Education and Poverty in Ibero-Americana Countries

Education and Poverty in Ibero-Americana Countries

Osorio Bayter (Universidad de Sevilla, Spain) and Francisco Espasandin Bustelo (Universidad de Sevilla, Spain)
DOI: 10.4018/978-1-5225-7888-8.ch012


The conditions of poverty, indigence, hunger, and unemployment have increased since the 1980s. At the end of the 20th century, in March of 1995, during the World Social Summit in Copenhagen, major social commitments were signed in order to agree on the best way to deal with the generalized problems of poverty and unemployment, with special sensitivity in Latin America and granting education a priority area of action in the fight against poverty. In this chapter, three objectives are specified from the consulted literature: first, to provide a general overview of the topic of poverty and their determinants; second, to describe, from aggregate data obtained on the CEPAL website, the situation of education and poverty in some countries of the Ibero-American territory; and finally, evidencing whether there is a significant relationship between levels of education and poverty in those countries.
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Poverty is one of the oldest problems of humanity (Ardila, 1979) and in the XXI century, is considered by experts and by international public entities as one of the three main global problems, together with terrorism and climate change (Muñoz, 2012).

The reality of poverty and the concerns and sensitivities that this subject provokes are perceived, among others, in the social and academic areas. In the international social field, the figure of world poverty is around 1,370 million people, which represents 20.5% of the world population (Gentilini & Sumner, 2012) and the number of poor people in the world does not stop to grow (Tarabini, 2008); being probable (Chen & Ravallion, 2013) that the number of relatively poor people will stabilize in the next few years, in 2,700 million. Surprisingly and as evidenced by Gentilini & Sumner (2012), this poverty figure is not only located in low and middle income countries, as one in ten poor people in the world live in high income countries.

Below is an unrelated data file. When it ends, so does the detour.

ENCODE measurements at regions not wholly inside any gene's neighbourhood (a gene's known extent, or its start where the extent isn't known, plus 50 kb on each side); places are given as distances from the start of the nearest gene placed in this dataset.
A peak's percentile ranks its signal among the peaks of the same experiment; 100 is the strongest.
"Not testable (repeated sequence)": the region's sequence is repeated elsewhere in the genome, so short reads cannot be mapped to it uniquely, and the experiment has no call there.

The Academy is not insensitive to this matter. According to Araya & Vásquez (2015), poverty has been a topic of interest for researchers of different disciplines, like economics and sociology (Valenzuela, 2004). Despite of this interest, Muñoz (2012) sustains that a shared and valid diagnosis about the causes of poverty has not being achieved, nor about the most efficient and effective solutions; thus emerging the need to deepen the meaning of poverty and their causes (General Sub-directorate for Studies of the Foreign Sector of Spain, 2007).

In this sense, among the causes that motivate and even define, in the case of multidimensional poverty and states of poverty, scientific literature gives a relevant role to education. Thus, Ordaz (2009) affirms that education is a transcendental mechanism to help individuals come out of poverty, both extreme and moderate; meaning in the words of Tarabini (2008), that education occupies, since the nineties, a fundamental place in the global agenda of the fight against the poverty.

Therefore, the relevance of education is so big that G. Manrique (2011), quoting Eric Hanushek and Ludger Woessmann, states that an increase in the score of the 15-year-olds in the PISA report from 500 to 525 points, for 20 years, would translate into an aggregate GDP of their countries of 115 trillion dollars in the life span of the generation born in 2010.

Despite the above data, Ribotta (2010) sustains that there are currently more than 400 million adults from poor and developing countries who have never attended school; being an important part of this population resident in Latin American territory. This deficit of populations with high levels of education will prevent, according to G. Manrique (2011), that Latin America can compete in the new era of the economy knowledge, where high-tech products from software programs to patents from the pharmaceutical industry are products that are more traded in the world markets than raw materials or manufactures with little added value.

The previous reasons for initiating this research is to provide value, offering useful knowledge, to the members of ASIBEAM and to those corresponding interest groups in the two main topics that define: education and poverty. From the literature consulted, this purpose is specified in two general objectives: first, to offer a synthesis of the state of research on the topic “poverty”; and, secondly, to describe the situation of education and poverty in some countries of the Iberoamerican territory and to show whether there is a significant relationship between levels of education and poverty in those countries.

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